- Two 25 year leases were sold by the Department of the Interior (DOI) last week on offshore wind development sites near Massachusetts, albeit for sums much lower than previous transactions, Bloomberg reports.
- DOI’s Bureau of Ocean Energy Management (BOEM) says the leases — one to RES America at $1.50 per acre for 187,523 acres and the other to Offshore MW at $1.00 per acre for 166,886 acres — are being incorrectly interpreted as further indication of trouble for U.S. offshore wind. In all, the sales generated $448,000 for 248,000 acres.
- Earlier auctions raised over $14 million for the Cape Wind site in Nantucket Sound as well as for over 357,000 acres closer to shore off Maryland, Virginia, and New England. This auction of 742,000 acres in four zones off Massachusetts to 12 companies produced less lucrative results because deep water sites are more costly to develop, according to a BOEM spokesperson.
The U.S. offshore wind industry suffered a setback earlier this month when NStar and National Grid, the two utilities holding PPAs for 77% of Cape Wind’s output, terminated the contracts because the developer missed a deadline to complete financing.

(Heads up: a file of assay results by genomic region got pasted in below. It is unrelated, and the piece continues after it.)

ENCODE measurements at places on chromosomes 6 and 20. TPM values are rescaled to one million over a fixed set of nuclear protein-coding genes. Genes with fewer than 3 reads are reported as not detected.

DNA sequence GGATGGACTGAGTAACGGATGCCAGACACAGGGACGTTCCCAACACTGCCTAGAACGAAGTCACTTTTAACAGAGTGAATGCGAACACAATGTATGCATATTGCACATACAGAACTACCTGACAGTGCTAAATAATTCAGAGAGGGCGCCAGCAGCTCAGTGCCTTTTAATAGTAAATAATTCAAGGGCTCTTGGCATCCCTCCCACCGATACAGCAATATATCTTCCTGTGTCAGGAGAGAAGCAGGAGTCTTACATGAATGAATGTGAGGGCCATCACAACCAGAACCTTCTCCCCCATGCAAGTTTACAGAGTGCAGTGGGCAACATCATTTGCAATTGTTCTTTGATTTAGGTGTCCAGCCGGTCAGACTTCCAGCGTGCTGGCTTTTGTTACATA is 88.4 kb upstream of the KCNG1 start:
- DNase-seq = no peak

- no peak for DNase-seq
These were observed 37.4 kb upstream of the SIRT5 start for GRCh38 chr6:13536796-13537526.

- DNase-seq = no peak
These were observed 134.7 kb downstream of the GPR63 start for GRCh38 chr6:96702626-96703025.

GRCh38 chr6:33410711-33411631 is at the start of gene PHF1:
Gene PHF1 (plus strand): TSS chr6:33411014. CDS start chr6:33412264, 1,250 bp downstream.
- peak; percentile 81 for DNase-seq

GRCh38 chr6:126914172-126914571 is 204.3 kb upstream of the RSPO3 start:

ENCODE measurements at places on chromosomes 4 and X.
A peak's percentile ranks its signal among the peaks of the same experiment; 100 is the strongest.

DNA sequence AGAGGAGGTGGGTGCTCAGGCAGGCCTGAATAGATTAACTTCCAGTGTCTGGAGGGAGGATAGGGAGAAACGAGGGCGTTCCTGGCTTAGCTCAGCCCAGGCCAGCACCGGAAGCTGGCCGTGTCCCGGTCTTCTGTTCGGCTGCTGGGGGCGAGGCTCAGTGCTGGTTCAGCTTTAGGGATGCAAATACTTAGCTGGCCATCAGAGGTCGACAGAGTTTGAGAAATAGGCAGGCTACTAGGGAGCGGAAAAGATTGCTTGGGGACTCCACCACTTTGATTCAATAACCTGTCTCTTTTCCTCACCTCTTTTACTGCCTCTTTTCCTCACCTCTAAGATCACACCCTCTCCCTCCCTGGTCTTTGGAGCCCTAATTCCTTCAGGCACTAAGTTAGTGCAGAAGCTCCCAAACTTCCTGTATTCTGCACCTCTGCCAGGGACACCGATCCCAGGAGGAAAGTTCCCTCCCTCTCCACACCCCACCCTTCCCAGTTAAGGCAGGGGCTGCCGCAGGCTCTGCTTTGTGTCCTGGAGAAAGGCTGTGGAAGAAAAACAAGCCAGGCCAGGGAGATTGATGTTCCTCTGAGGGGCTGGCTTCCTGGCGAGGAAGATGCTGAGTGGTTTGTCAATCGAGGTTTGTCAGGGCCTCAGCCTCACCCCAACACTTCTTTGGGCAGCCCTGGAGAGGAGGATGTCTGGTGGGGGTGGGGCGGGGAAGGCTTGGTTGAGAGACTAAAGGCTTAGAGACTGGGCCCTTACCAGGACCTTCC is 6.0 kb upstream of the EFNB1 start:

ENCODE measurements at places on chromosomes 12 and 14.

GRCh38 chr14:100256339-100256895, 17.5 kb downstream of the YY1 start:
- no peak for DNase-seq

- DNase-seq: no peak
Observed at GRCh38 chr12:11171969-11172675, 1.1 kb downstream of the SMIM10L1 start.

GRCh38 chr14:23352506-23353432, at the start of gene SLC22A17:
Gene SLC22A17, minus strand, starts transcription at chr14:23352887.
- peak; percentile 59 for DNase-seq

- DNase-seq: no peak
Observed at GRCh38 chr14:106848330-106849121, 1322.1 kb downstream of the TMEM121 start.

There are about 7 GW of offshore wind installed globally, most in Europe, and 6.6 GW more are in construction, according to the Department of Energy.
None of the 14 U.S. projects in development have started construction although Deepwater Wind’s fully permitted and approved five turbine, 30 MW Block Island Wind Farm off Rhode Island is scheduled to build later this year.
The 468 Cape Wind, which would be the first U.S. utility-scale offshore project, was looking to add debt and equity funding to the $1.5 billion it had secured from the Bank of Tokyo Mitsubishi, Rabobank of Holland, and French investment bank Natixis, and was on track to start construction in the fall when the PPAs were withdrawn. The developer is contesting the utilities’ decision.